- Filthy Rich (drama) – When a billionaire televangelist dies in a plane accident, his widow is left to deal with the revelation that he fathered not one but three other kids through various trysts, all of whom have been written into his will. Basically the evangelical version of Empire, so I’m very curious to see where this goes.
- Batwoman (drama) – The CW’s Arrowverse gets a big expansion with the addition of Kate Kane, aka Batwoman. The network also gets major wokeness cred with this show by bringing an openly lesbian superheroine to the screen, and those of us who express ambivalence about that sort of thing will be sent to our rooms.
- Katy Keene (drama) – I never watched Riverdale, so I guess I don’t really know anything, but it sure looks to me like this spinoff is going in a radically different direction. Where the parent show gives off an almost comically brooding vibe, Katy Keene looks poppy and starry-eyed, more of a Fame reboot than anything. Which, hey, could be fun.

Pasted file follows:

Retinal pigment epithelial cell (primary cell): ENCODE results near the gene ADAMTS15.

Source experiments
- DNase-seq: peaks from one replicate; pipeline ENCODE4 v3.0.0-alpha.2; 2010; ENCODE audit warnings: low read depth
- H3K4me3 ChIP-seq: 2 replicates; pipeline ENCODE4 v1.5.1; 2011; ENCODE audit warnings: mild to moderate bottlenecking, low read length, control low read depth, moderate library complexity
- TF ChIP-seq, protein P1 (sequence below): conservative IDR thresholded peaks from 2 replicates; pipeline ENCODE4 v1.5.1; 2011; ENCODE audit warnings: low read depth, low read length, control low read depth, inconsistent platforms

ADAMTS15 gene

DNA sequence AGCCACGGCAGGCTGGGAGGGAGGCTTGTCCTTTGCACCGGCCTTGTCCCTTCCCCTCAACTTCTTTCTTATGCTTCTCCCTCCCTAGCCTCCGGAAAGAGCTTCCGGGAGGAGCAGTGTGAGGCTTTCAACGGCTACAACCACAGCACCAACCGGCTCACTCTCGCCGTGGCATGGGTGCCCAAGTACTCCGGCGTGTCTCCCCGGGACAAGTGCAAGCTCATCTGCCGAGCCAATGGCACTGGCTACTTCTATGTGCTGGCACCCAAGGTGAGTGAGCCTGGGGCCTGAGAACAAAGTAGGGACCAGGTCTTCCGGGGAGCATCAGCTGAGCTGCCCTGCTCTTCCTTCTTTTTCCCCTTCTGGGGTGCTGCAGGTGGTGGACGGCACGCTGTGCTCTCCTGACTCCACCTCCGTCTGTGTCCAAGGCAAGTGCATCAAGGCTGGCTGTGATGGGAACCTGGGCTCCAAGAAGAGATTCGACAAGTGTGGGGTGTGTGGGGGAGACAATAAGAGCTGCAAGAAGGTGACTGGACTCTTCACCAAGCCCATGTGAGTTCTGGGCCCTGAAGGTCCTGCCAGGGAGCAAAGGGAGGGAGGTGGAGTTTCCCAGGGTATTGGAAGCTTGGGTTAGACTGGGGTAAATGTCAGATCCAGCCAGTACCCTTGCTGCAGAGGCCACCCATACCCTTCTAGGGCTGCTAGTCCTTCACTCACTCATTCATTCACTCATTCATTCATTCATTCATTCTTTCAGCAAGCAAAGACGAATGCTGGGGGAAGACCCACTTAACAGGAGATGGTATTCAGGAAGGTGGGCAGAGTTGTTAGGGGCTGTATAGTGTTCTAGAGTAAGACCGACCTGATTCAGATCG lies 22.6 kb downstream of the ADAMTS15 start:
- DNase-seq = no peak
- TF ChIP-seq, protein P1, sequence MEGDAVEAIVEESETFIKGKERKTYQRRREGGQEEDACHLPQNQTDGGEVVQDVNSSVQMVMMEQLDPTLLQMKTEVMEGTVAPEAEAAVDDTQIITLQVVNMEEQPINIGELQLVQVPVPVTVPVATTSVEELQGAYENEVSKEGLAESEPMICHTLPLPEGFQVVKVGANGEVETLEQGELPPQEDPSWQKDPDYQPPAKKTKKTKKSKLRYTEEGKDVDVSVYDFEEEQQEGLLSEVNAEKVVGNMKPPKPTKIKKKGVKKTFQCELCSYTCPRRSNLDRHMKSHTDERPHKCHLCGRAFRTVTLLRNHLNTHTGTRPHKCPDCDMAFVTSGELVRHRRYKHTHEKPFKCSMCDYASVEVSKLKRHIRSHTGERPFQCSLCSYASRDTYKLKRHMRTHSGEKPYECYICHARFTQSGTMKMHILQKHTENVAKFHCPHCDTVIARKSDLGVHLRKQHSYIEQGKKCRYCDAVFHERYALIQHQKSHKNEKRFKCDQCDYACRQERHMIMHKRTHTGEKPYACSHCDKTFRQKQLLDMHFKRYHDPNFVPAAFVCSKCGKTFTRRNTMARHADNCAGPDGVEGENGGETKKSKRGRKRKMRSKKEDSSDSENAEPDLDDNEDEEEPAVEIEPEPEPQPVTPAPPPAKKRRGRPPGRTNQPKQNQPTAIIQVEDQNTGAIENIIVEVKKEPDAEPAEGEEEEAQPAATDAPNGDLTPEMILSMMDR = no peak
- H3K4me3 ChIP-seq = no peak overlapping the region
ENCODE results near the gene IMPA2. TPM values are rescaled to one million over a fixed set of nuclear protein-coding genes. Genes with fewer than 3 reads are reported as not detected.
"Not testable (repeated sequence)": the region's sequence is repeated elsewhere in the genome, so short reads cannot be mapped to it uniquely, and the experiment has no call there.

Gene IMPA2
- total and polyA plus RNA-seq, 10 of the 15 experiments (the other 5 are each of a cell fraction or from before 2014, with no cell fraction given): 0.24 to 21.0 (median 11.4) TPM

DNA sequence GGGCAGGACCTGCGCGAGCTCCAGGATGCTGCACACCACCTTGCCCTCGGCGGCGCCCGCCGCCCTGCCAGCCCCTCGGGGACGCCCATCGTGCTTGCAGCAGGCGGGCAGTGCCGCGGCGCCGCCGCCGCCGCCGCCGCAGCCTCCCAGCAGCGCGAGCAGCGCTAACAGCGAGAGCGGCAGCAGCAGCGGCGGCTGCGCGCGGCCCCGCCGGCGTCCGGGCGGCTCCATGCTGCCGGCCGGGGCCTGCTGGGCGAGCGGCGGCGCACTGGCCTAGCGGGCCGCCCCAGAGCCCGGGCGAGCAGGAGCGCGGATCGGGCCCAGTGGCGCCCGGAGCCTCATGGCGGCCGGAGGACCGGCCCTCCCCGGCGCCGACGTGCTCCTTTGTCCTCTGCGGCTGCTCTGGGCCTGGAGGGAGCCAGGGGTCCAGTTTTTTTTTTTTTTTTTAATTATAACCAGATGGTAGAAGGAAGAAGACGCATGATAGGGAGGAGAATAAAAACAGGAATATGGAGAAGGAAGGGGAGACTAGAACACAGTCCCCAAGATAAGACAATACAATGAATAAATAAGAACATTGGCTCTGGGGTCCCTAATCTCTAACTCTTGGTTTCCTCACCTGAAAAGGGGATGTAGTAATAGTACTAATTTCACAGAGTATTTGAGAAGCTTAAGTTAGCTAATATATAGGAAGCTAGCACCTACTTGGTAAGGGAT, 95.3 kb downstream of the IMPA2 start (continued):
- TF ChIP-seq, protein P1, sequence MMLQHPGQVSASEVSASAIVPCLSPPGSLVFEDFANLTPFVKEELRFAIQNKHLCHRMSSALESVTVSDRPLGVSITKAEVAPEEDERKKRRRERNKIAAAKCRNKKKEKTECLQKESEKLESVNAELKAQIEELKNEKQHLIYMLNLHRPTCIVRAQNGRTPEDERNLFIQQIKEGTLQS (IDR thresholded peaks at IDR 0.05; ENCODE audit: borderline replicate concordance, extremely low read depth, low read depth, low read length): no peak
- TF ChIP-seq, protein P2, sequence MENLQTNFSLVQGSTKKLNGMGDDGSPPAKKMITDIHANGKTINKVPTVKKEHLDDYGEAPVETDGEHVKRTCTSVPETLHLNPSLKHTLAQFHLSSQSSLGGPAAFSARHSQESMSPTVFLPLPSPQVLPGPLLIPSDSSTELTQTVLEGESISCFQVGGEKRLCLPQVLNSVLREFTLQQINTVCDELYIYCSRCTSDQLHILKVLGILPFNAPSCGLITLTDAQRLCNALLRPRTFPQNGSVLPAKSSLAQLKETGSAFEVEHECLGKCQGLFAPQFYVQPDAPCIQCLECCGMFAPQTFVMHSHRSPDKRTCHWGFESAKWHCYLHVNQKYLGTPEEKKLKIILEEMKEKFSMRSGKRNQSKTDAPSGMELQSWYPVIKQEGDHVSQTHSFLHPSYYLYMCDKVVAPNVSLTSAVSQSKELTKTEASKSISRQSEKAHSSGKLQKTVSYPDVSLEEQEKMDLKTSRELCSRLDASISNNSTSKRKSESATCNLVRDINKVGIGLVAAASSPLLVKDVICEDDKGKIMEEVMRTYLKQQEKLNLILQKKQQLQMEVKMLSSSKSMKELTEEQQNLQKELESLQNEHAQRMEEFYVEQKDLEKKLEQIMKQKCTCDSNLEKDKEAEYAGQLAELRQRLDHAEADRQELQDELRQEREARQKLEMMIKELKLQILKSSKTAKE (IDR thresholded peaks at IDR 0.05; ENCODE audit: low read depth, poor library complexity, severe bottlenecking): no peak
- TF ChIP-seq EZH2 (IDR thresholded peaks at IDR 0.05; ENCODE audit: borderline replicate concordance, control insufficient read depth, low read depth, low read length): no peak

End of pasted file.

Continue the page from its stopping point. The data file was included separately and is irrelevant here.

- Nancy Drew (drama) – Much more edgy and mysterious, this feels like the Riverdale spinoff that Gotham needs to deserve to want…oof, wait. Not actually a Riverdale spinoff. In no way connected to Batman either. But CW’s brand identity is just so on point that I guess all their shows are starting to blur together in my brain. Or maybe I’m just tired.